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‘Don’t have confidence to explain what I’m thinking’

I am often asked what changes I notice as my Alzheimer’s disease progresses. The overarching symptom is lack of confidence. I was lucky before in that I had an abundance of confidence in almost everything I did. But that has changed drastically and it affects many things.

For example, I talk much less and I’m far less engaged whether with aquaintances or people I am close to. I think this is, at least in part, a result of being aware my brain is working slowly. I don’t have confidence in my ability to explain what I’m thinking. It’s hard to stay engaged with conversations so I am socially withdrawn compared to what I used to be. I am often restless and jittery, and that is embarrassing when I’m around people. My energy level is much lower than it has ever been. For these reasons, I have dropped out of social groups and nonprofit work that I used to enjoy.

I walk more slowly, too. I have to concentrate and be deliberate in my actions. I also drive and ride my bike more slowly and deliberately. My ability to read more than two or three paragraphs is limited because I lose concentration and can’t remember what I read. Even listening to audible books or podcasts takes determined concentration and, however much I enjoy what I’ve just taken in, I often retain little. Because of this, I’m not sure how much longer I can stay in my treasured book group.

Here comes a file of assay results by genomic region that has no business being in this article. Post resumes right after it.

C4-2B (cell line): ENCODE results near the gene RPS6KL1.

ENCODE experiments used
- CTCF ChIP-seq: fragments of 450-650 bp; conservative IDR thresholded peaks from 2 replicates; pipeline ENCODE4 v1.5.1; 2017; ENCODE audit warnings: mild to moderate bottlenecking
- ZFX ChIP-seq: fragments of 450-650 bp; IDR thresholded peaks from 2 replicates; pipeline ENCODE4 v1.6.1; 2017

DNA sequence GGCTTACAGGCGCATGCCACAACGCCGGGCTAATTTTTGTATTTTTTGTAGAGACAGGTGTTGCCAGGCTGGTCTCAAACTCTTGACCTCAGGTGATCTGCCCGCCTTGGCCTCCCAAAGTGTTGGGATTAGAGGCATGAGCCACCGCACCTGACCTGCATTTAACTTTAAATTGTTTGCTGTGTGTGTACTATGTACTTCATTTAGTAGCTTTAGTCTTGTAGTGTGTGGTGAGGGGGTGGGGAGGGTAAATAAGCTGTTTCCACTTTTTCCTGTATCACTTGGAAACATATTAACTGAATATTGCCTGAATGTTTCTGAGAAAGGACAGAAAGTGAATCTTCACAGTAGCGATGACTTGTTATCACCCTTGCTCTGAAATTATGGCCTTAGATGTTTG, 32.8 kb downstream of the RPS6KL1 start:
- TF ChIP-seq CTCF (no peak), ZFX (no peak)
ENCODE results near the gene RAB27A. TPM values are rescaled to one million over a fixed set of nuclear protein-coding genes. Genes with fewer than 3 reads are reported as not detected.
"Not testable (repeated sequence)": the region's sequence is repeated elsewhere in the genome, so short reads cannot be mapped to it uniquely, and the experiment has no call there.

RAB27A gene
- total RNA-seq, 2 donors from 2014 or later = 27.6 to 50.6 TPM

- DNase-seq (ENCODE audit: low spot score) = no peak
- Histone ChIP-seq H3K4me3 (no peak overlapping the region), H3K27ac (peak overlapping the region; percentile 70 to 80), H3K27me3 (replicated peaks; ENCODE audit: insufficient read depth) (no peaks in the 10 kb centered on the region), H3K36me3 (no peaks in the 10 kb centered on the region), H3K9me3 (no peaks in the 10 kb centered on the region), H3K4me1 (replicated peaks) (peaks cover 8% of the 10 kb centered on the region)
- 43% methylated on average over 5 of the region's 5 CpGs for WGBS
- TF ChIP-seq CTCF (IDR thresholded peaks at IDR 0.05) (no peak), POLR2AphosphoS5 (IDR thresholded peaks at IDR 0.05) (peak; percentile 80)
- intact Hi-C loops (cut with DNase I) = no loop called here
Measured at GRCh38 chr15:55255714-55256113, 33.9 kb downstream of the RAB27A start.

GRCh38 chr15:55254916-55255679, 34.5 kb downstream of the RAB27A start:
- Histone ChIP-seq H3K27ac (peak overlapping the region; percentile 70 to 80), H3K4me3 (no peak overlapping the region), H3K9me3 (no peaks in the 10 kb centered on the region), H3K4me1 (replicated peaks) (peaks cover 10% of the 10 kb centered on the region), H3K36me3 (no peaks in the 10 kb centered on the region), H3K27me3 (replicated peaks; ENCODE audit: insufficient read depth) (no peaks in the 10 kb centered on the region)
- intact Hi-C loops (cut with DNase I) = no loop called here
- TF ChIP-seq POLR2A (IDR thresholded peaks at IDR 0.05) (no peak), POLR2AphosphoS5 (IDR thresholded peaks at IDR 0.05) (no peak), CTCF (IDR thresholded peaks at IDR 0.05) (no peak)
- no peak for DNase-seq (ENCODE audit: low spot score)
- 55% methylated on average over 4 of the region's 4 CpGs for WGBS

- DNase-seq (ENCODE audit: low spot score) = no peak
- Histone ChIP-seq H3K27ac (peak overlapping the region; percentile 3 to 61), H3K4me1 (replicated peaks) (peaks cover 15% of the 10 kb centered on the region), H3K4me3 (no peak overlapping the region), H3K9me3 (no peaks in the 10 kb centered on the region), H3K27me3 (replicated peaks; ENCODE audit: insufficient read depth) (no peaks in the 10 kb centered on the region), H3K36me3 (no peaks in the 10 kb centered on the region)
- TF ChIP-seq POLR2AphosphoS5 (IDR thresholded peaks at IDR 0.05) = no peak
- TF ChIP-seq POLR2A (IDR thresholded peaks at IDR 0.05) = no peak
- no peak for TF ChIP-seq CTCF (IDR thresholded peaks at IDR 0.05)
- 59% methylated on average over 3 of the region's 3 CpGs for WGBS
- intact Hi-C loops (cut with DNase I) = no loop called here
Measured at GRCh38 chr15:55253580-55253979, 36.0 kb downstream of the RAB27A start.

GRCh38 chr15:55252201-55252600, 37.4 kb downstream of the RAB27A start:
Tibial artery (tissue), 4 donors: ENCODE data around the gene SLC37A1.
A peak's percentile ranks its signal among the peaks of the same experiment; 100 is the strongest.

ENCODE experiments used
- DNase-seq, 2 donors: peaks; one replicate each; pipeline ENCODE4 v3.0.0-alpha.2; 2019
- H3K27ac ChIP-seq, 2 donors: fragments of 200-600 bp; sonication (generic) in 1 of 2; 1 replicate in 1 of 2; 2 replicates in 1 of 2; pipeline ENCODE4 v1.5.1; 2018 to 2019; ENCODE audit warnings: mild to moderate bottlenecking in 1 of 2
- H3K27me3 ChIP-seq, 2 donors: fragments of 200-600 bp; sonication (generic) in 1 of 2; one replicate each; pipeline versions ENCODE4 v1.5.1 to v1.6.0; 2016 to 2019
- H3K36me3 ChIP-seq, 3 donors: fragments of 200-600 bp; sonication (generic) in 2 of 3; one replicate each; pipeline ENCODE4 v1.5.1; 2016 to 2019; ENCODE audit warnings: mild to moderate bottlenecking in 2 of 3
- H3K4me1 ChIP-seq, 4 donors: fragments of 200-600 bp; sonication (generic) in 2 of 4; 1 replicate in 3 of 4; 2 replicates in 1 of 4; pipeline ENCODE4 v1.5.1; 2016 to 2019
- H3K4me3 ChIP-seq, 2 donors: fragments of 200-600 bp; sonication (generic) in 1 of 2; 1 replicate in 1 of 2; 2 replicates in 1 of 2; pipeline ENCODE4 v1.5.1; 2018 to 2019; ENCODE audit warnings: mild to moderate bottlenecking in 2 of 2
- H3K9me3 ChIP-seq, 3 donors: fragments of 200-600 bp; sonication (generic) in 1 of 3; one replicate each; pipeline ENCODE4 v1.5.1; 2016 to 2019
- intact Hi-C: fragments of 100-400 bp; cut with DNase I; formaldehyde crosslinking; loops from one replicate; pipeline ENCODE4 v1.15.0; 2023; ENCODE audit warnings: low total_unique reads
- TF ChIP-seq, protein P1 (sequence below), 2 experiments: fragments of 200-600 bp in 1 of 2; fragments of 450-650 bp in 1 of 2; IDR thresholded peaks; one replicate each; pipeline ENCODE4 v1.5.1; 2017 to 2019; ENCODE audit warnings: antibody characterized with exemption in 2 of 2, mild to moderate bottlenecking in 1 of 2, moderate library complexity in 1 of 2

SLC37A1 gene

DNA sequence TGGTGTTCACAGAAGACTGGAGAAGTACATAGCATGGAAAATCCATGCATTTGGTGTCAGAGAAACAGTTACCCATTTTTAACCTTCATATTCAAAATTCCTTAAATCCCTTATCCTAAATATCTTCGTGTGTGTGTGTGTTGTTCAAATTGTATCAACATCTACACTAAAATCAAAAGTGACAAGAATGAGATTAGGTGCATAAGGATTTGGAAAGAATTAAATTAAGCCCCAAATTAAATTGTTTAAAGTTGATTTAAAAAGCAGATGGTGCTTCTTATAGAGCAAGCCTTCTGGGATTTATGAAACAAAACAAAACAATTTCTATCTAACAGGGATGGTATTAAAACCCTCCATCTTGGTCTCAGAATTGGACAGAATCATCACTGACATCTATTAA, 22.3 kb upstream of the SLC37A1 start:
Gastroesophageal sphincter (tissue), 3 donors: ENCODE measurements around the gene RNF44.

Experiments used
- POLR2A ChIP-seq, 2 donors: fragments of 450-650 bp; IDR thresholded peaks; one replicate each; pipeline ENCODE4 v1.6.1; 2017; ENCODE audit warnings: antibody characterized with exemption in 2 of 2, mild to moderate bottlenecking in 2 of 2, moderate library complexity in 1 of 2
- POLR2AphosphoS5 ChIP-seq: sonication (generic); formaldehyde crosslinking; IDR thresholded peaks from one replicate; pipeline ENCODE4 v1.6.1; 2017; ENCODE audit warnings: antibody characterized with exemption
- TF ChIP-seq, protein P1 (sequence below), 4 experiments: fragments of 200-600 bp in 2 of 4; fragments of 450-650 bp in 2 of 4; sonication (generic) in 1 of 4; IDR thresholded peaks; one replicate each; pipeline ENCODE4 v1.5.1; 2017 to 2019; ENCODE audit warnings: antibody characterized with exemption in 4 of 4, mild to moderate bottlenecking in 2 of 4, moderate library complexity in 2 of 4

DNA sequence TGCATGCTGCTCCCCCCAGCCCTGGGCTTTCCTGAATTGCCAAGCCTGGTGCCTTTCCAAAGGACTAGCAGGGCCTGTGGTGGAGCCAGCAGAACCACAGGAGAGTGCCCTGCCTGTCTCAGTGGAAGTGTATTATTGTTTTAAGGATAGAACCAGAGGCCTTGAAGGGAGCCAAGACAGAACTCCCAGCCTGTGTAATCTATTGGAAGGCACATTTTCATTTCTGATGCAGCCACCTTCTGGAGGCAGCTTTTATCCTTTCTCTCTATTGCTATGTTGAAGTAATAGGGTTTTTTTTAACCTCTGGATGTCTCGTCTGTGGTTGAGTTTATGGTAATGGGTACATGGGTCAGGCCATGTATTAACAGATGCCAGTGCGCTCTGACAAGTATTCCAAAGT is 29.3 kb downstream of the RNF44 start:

I rarely drive anymore except in very familiar places with little traffic. Most often my husband is my chauffeur. To not be a backseat driver is my goal.

Remembering names, even of very familiar people, has been a challenge and is becoming even more difficult. That’s embarrassing.

I don’t enjoy company or social events like I want to. My comfort zone is being alone with my husband or other close friends. I’ve also quit playing all sports because my eye-hand coordination and spatial relations is affected. I don’t trust my balance and feel awkward. This is another blow to my ego and confidence.

My comprehension and ability to problem solve is poor. I still try to do The New York Times crossword and Wordle everyday, though I almost always need help. I do Sudoku and Killer Sudoku but only the easier versions now. My husband does most of the cooking now, and we hire a housekeeper as needed. I had signed up for bridge and art classes at the Senior Center, but dropped out of both of them. They were stressful.

I’ve experienced a great many losses in the past year and eight months since I was diagnosed. Luckily, I’m not fighting deep depression lately, which I’ll write about soon. I have more energy to get on with my new task in this journey. That task is to learn to accept these losses with grace and dignity, to lower my self-expectations and find enjoyment in what I have in spite of what I’ve lost. I need to accept that the old Kim is gone for good, and to learn to love the new Kim who is constantly emerging.

It’s time to draw on my Buddhist teachings. Suffering is caused by clinging to unmet expectations and not being willing to accept what is now.

Kim Martin splits her time between Hesperus and Durango, and is a former instructor of Asian history, writing and comparative cultures at Fort Lewis College.